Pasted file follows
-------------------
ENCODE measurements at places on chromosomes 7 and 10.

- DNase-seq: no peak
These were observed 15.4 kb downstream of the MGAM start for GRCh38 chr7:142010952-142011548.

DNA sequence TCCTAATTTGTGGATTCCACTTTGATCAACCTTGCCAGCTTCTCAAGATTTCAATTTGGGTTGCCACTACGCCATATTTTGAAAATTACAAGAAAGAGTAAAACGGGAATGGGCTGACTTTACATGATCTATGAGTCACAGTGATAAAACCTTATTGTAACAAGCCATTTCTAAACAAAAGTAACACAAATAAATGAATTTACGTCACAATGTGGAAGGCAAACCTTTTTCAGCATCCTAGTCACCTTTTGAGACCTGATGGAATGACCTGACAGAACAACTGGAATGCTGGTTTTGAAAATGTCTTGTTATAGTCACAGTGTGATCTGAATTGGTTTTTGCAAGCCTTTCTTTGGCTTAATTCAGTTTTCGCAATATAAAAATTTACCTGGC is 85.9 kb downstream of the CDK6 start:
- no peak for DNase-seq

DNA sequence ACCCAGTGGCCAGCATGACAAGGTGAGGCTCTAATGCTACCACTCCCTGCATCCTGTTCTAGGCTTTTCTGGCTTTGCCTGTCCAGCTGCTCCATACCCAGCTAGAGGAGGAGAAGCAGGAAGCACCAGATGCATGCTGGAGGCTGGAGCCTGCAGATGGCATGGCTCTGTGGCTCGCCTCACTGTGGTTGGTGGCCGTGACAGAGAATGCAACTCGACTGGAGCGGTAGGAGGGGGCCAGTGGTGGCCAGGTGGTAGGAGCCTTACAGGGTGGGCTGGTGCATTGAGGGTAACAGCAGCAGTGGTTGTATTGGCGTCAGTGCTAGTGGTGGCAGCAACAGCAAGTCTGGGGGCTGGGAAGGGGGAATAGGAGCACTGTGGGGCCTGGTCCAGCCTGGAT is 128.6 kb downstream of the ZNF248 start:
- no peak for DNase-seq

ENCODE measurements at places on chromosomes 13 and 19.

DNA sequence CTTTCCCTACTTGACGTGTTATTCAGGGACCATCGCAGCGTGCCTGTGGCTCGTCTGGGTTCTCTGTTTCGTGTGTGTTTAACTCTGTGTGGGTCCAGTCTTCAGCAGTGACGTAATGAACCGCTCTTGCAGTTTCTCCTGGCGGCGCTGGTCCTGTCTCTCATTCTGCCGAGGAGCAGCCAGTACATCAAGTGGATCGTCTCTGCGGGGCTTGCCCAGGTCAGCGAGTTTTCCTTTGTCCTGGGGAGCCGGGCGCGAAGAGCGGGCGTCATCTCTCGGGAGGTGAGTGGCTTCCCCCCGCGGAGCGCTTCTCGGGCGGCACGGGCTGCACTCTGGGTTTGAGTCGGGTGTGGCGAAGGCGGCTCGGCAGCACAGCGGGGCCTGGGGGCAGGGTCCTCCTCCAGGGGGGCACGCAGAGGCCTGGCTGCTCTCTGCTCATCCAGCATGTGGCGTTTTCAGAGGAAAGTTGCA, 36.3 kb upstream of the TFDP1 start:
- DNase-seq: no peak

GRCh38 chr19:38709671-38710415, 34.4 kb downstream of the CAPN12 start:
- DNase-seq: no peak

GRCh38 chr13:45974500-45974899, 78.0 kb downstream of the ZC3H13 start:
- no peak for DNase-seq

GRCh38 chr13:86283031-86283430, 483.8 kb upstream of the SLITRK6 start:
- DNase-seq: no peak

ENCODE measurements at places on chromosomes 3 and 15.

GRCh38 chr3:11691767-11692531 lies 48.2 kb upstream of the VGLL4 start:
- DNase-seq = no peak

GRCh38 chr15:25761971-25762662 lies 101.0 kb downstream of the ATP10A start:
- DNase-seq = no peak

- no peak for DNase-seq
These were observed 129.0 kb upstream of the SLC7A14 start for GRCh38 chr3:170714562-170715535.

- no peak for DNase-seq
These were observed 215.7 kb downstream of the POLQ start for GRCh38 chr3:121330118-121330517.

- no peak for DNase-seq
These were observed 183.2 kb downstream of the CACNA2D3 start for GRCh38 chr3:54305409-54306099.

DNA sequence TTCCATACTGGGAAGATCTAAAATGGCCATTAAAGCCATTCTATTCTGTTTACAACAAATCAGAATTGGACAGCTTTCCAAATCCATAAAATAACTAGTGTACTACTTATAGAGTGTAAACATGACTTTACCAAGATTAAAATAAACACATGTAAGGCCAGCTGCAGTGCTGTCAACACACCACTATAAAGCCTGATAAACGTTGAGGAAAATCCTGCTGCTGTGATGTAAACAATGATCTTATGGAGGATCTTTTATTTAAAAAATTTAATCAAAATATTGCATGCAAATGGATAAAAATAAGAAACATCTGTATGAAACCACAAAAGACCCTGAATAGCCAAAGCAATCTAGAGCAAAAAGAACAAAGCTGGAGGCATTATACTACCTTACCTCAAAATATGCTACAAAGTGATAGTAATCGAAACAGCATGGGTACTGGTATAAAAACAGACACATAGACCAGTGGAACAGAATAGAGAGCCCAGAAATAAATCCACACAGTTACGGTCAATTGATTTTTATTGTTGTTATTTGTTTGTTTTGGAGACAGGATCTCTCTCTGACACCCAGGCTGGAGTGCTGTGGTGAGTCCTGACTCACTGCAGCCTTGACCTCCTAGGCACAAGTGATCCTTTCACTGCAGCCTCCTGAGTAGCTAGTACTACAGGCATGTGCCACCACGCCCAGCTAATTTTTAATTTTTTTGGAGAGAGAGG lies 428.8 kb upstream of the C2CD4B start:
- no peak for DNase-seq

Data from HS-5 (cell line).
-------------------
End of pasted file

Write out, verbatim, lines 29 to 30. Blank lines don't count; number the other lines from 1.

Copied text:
- no peak for DNase-seq

Data from HS-5 (cell line).